REFERENCES:

George Repin, correspondence with Powerhouse Museum Assistant Curator Rachel Dowling, 30 June 2007.

J. Laffin, 'The Repin Story', Hotel and Cafe News, April 1955, pp.12-15.

Nicola Teffer, Coffee Customs, exhibition brochure, Customs House Management, 2005.

Summary

Object No.

2007/106/8

Object Statement

Coffee tin, 'Repin's Pure Coffee American Blend', metal / paper, used by Repin's Coffee Inn, Sydney, New South Wales, Australia, made by Repin's Pty Ltd, Sydney, New South Wales, Australia, 1948-1970

Physical Description

An empty Repin's coffee tin. The tin is circular in design and is made in metal. The paper label attached to the side and lid of the tin features red, white brown text. Printed on one side of the tin is: 'REPIN'S PURE COFFEE VACUUM PACKED 1/2 LB. NET AMERICAN BLEND REGULAR GRIND'. Other text includes directions of use and instructions regarding how it was produced.

Dimensions

Height

82 mm

Production

Notes

This tin of coffee was produced by Repin's Pty Ltd. In 1948 Ivan Repin, the proprietor of the chain of Repin's Coffee Inn's, purchased a coffee roasting machine and began to roast coffee in his shop windows and sell the fresh beans over the counter. It was reported that the aroma of coffee being roasted puzzled many people who walked past the store.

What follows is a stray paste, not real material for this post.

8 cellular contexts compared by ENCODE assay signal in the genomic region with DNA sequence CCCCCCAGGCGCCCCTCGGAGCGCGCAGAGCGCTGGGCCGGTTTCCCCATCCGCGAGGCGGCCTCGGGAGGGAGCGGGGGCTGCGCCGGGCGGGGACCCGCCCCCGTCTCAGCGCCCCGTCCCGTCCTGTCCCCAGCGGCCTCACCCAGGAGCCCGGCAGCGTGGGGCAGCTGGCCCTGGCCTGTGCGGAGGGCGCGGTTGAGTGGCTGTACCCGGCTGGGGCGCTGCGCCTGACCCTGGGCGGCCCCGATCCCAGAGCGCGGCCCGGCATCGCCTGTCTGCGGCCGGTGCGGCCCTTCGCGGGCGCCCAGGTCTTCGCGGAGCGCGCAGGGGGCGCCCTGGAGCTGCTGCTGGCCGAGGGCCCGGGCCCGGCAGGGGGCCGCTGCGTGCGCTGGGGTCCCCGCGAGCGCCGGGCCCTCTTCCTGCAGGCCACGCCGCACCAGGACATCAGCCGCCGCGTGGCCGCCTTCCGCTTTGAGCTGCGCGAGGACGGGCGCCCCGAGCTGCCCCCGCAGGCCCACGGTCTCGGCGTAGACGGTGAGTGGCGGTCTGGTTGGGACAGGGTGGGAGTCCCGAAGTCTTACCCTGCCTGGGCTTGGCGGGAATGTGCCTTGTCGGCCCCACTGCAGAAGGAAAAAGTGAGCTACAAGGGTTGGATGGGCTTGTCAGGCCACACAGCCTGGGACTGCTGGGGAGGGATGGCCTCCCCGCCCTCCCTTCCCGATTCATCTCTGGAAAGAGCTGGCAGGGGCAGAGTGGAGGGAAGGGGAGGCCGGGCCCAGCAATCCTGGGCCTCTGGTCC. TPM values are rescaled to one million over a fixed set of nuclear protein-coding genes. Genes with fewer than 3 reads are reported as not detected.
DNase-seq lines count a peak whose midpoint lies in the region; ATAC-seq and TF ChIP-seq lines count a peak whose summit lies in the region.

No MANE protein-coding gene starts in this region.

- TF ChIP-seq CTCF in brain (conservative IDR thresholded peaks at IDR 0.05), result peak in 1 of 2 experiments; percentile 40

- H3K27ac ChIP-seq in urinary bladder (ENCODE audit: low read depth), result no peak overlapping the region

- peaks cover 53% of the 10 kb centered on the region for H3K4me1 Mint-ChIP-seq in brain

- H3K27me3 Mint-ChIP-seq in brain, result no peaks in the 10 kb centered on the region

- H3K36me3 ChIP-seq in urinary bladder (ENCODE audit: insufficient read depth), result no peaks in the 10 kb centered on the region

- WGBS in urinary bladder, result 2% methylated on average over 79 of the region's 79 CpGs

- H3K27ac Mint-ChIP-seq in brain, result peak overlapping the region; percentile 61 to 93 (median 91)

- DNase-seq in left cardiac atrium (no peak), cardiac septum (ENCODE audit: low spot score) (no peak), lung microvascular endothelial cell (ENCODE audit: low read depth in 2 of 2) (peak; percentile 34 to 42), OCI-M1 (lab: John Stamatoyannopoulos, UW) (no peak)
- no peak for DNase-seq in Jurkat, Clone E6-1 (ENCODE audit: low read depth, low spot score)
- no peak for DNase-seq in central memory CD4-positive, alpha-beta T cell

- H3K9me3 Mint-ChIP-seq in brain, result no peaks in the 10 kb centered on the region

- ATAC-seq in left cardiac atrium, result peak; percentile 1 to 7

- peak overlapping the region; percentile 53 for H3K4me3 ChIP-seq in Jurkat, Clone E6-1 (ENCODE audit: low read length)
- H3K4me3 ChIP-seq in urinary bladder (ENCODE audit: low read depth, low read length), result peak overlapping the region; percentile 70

History

Notes

This coffee tin belonged to Dorothy Henry who worked at Repin's Coffee Inn on Market Street from 1937 until it closed in 1970. Dorothy came to Sydney in 1937 looking for work and took a job as a waitress at Repin's. She later became the assistant manager.

Repin's on Market Street opened in 1933 and became a popular meeting place for city workers and shoppers. Dorothy told the Daily Telegraph in 1970, just after the coffee inn closed, that: '"Customers?" she said, "I loved them but they were more regulars to me than just customers." She also said: '"You should have seen the queues of them, right from Castlereagh Street to Pitt, and we had to close the doors to get any business done."'

Much of the following history is taken from Museum correspondence with George Repin.

Repin's coffee inns began in September 1930 when Ivan Repin (1888-1949) opened his first one at 152 King Street, Sydney. This coffee inn met with great success and many more were opened in the 1930s.